Reviewer IndieView with Aaron Webber of Lost Explorers Club
An agent suggested that I get a Twitter to make my brand an easier sell to publishers. Yes. Agents typically request only the first five pages of a novel; what do you think about that? To find good books agents need to slow the heck down and actually read something, or find a better way of doing business, because the current way is broken. We usually get to physical copies earlier than digital options, simply because we respect the fact they put extra effort and cost into getting us the book. We’re seeing lots of statistics that say reading as a pastime is dying – do you think that’s the case? Yes, and tweets and other messages. Good writing, characters, ideas. What advice could you give to authors looking to get their books reviewed? We want the review to be useful beyond a rating. I think reading as a skill is dying, which would impact reading as a pastime. It might be a beautiful bit of writing, and I understand the desire to show off your talent, but it lowers the overall quality of the book. I just don’t find it interesting or fun to read. It certainly has exposed how large the slush pile is. About Writing
What are the most common mistakes that you see authors making? I work in marketing and advertising, and I have seen many industries change over the last few years due to digital innovation. In what world is agents telling authors what they’re looking for a good way to find good books or new ideas? About Publishing
What do you think of the oft-quoted comment that the “slush-pile has moved online”? I realized the writing community on that platform is full of indie and self-published authors who are pouring their heart and souls into their books, but only selling a couple copies, and have no reviews. How long does it take you to get through, say, an eighty thousand-word book?
Share this:Click to share on Facebook (Opens in new window)Click to share on Twitter (Opens in new window)Click to email this to a friend (Opens in new window) We’re told that the first page, paragraph, chapter, is absolutely key in making or breaking a book. I was hard to watch, so we decided to help. Spending too much time of exposition that doesn’t contribute to the story. It isn’t. We don’t, usually. If I’m reading for fun, then yes, I will put it down after the first chapter if I don’t like it. Do you get readers emailing you and thanking you for a review? We know that self-published authors don’t have the resources for a professional editor most of the time, so we overlook the fact that there will be more errors than a traditionally-published book. There will always be the underlying respect for traditional books, but we won’t automatically ignore indie books anymore like we used to. We need to move away from the author-agent-publisher model in some way. This is a hill I will fight and die on. Erotica. Aaron Webber 25 March 2020
How did you get started? End of Interview:
Check out Aaron’s reviews at Lost Explorers Club. There has only been one book submitted that I’ve had to set aside due to the sheer number of grammar errors. The mere fact that a site exists called “manuscript wishlist” is testimony to how utterly backwards the system is. Under no circumstances to ‘argue’ with the reviewer – would you agree with that? Is it a read first, and then make notes, or do you make notes as you go along? Do you think attitudes are changing with respect to indie or self-published titles? You can’t argue with someone’s opinion. Yes, definitely. The current model is outdated, expensive, and terrible at finding good books. How do you review a book? Usually a week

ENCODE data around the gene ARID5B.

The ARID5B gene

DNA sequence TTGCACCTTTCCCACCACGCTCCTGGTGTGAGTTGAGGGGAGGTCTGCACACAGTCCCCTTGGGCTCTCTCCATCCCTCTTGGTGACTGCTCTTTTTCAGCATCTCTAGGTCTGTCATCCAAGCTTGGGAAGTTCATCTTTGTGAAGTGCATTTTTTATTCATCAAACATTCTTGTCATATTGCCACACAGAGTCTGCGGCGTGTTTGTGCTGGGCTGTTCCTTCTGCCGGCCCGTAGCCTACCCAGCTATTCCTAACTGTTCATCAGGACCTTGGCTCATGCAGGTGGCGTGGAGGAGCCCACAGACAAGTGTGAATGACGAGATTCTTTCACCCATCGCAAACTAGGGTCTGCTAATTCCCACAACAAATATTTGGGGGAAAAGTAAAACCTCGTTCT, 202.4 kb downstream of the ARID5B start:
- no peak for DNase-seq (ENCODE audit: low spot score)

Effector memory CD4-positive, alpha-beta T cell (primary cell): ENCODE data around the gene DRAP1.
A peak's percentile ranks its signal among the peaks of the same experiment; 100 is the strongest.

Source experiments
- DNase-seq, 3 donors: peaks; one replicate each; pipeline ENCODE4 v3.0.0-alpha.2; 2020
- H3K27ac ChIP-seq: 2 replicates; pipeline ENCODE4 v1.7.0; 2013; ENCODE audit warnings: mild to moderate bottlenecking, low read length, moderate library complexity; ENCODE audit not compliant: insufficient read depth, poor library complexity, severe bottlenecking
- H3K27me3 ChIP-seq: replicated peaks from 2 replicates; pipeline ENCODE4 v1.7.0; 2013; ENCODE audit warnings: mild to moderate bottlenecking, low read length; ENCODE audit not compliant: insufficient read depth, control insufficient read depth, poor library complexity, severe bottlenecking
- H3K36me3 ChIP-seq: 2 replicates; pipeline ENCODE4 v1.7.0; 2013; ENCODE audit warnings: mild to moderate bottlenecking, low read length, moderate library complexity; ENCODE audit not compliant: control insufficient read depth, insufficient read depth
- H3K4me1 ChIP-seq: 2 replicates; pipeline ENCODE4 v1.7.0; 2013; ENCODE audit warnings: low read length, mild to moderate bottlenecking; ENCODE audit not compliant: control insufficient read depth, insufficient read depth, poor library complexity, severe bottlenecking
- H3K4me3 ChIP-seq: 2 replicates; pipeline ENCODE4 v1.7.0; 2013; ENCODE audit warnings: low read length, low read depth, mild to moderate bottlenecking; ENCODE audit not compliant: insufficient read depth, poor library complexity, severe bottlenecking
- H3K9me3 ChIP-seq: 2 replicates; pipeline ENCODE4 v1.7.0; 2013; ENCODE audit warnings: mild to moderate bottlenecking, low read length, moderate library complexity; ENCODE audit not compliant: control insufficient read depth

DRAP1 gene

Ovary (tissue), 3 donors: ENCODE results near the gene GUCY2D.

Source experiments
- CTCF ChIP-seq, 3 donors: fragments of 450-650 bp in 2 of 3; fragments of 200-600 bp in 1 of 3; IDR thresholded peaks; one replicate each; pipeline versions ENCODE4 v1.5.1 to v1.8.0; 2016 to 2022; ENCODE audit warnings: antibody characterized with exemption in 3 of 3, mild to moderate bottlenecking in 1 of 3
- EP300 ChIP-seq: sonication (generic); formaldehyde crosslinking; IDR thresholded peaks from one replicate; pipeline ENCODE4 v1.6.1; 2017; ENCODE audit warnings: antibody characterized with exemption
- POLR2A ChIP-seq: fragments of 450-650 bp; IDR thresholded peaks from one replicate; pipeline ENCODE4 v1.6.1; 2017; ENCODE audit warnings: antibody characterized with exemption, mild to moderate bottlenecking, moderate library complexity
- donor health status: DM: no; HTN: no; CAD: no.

How did you come up with your rating system, and could you explain more about the rating system? Do you have any ideas or comments on how the industry can ‘filter’ good from bad, aside from reviews? When I’m reading a book to review it, I feel obligated to continue after I’ve started a book. We read because we enjoy escaping to other worlds and experiencing fantastic stories, with so many other options for easier storytelling, reading will take a back seat to those who don’t have the reading skills necessary to comprehend something beyond a YouTube video. If a book has a great plot, great characters, but the grammar is less than perfect, how do you deal with that? Their only qualification is having connections with one or two publishers. Agents are not necessarily good readers, writers, editors, or judges of quality. We don’t “look” for anything specific, if there is something that catches our eye, we mention it in the review. It’s easier and faster. If a book hasn’t grabbed you by the first five pages, do you put it down? Is there anything you will not review? The current model is outdated, expensive, and terrible at finding good books. I work in marketing and advertising, and I have seen many industries change over the last few years due to digital innovation. Why do you think people love reading? My advice to authors on getting a ‘bad’ review (hasten to add that might mean a perfectly honest, well written, fair review – just bad from the author’s point of view) is to take what you can from it and move on. About Reading
We talk a lot about writing here on the blog, and possibly not enough about reading, which is after all why we’re all here. What are you looking for? However, since we share our reviews on Goodreads and Amazon, which use 5-star rating systems, we grade what we feel is a fair review based on the genre and compared to other indie books. We take minimal, or mental, notes as we go along, but a majority of the writing takes place after we have finished the book. I think sites like Kickstarter are helping a lot more than we realize, as well. We don’t have a rating system on our site, we always include what we like and didn’t like, and who we recommend the book to.